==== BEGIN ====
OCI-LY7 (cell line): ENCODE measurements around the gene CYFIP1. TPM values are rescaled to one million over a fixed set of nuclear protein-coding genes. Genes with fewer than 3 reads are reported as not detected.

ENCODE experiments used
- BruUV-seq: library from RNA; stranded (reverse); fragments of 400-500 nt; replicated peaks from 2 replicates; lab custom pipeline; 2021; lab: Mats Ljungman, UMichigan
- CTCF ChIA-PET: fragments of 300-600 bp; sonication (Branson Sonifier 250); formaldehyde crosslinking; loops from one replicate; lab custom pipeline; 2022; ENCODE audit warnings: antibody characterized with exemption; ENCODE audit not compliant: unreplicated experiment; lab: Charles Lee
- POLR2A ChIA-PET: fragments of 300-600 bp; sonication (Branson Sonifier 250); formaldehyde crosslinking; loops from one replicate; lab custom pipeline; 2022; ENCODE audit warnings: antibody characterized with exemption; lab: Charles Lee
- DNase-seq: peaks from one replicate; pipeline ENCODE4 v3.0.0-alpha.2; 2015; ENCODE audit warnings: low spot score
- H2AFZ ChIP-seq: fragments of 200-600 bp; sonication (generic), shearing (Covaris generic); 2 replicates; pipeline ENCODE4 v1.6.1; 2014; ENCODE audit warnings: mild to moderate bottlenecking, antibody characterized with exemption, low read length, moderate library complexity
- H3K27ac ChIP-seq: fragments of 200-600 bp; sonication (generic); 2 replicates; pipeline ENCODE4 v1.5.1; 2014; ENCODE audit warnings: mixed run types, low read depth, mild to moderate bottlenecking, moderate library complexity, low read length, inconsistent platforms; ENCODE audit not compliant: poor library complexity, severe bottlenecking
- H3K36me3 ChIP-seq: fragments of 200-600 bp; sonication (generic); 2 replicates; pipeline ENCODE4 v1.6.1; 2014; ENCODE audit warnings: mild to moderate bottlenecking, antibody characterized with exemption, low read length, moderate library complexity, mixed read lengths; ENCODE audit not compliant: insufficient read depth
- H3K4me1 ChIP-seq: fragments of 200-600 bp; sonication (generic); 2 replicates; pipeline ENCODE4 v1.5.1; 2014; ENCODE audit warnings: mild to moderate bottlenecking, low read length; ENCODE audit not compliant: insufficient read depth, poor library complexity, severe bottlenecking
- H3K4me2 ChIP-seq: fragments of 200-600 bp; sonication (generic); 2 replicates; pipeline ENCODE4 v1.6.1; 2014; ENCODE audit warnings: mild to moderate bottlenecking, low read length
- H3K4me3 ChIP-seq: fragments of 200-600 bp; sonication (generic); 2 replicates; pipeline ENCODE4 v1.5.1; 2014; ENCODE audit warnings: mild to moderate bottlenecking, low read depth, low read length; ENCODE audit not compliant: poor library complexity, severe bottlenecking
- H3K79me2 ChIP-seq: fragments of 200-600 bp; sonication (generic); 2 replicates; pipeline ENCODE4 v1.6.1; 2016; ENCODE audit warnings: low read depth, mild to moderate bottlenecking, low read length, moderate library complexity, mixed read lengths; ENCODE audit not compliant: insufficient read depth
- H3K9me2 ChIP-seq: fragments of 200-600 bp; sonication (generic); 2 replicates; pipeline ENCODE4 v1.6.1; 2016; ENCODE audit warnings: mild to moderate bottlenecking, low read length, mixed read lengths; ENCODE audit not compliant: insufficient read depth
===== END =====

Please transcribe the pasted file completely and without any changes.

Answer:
OCI-LY7 (cell line): ENCODE measurements around the gene CYFIP1. TPM values are rescaled to one million over a fixed set of nuclear protein-coding genes. Genes with fewer than 3 reads are reported as not detected.

ENCODE experiments used
- BruUV-seq: library from RNA; stranded (reverse); fragments of 400-500 nt; replicated peaks from 2 replicates; lab custom pipeline; 2021; lab: Mats Ljungman, UMichigan
- CTCF ChIA-PET: fragments of 300-600 bp; sonication (Branson Sonifier 250); formaldehyde crosslinking; loops from one replicate; lab custom pipeline; 2022; ENCODE audit warnings: antibody characterized with exemption; ENCODE audit not compliant: unreplicated experiment; lab: Charles Lee
- POLR2A ChIA-PET: fragments of 300-600 bp; sonication (Branson Sonifier 250); formaldehyde crosslinking; loops from one replicate; lab custom pipeline; 2022; ENCODE audit warnings: antibody characterized with exemption; lab: Charles Lee
- DNase-seq: peaks from one replicate; pipeline ENCODE4 v3.0.0-alpha.2; 2015; ENCODE audit warnings: low spot score
- H2AFZ ChIP-seq: fragments of 200-600 bp; sonication (generic), shearing (Covaris generic); 2 replicates; pipeline ENCODE4 v1.6.1; 2014; ENCODE audit warnings: mild to moderate bottlenecking, antibody characterized with exemption, low read length, moderate library complexity
- H3K27ac ChIP-seq: fragments of 200-600 bp; sonication (generic); 2 replicates; pipeline ENCODE4 v1.5.1; 2014; ENCODE audit warnings: mixed run types, low read depth, mild to moderate bottlenecking, moderate library complexity, low read length, inconsistent platforms; ENCODE audit not compliant: poor library complexity, severe bottlenecking
- H3K36me3 ChIP-seq: fragments of 200-600 bp; sonication (generic); 2 replicates; pipeline ENCODE4 v1.6.1; 2014; ENCODE audit warnings: mild to moderate bottlenecking, antibody characterized with exemption, low read length, moderate library complexity, mixed read lengths; ENCODE audit not compliant: insufficient read depth
- H3K4me1 ChIP-seq: fragments of 200-600 bp; sonication (generic); 2 replicates; pipeline ENCODE4 v1.5.1; 2014; ENCODE audit warnings: mild to moderate bottlenecking, low read length; ENCODE audit not compliant: insufficient read depth, poor library complexity, severe bottlenecking
- H3K4me2 ChIP-seq: fragments of 200-600 bp; sonication (generic); 2 replicates; pipeline ENCODE4 v1.6.1; 2014; ENCODE audit warnings: mild to moderate bottlenecking, low read length
- H3K4me3 ChIP-seq: fragments of 200-600 bp; sonication (generic); 2 replicates; pipeline ENCODE4 v1.5.1; 2014; ENCODE audit warnings: mild to moderate bottlenecking, low read depth, low read length; ENCODE audit not compliant: poor library complexity, severe bottlenecking
- H3K79me2 ChIP-seq: fragments of 200-600 bp; sonication (generic); 2 replicates; pipeline ENCODE4 v1.6.1; 2016; ENCODE audit warnings: low read depth, mild to moderate bottlenecking, low read length, moderate library complexity, mixed read lengths; ENCODE audit not compliant: insufficient read depth
- H3K9me2 ChIP-seq: fragments of 200-600 bp; sonication (generic); 2 replicates; pipeline ENCODE4 v1.6.1; 2016; ENCODE audit warnings: mild to moderate bottlenecking, low read length, mixed read lengths; ENCODE audit not compliant: insufficient read depth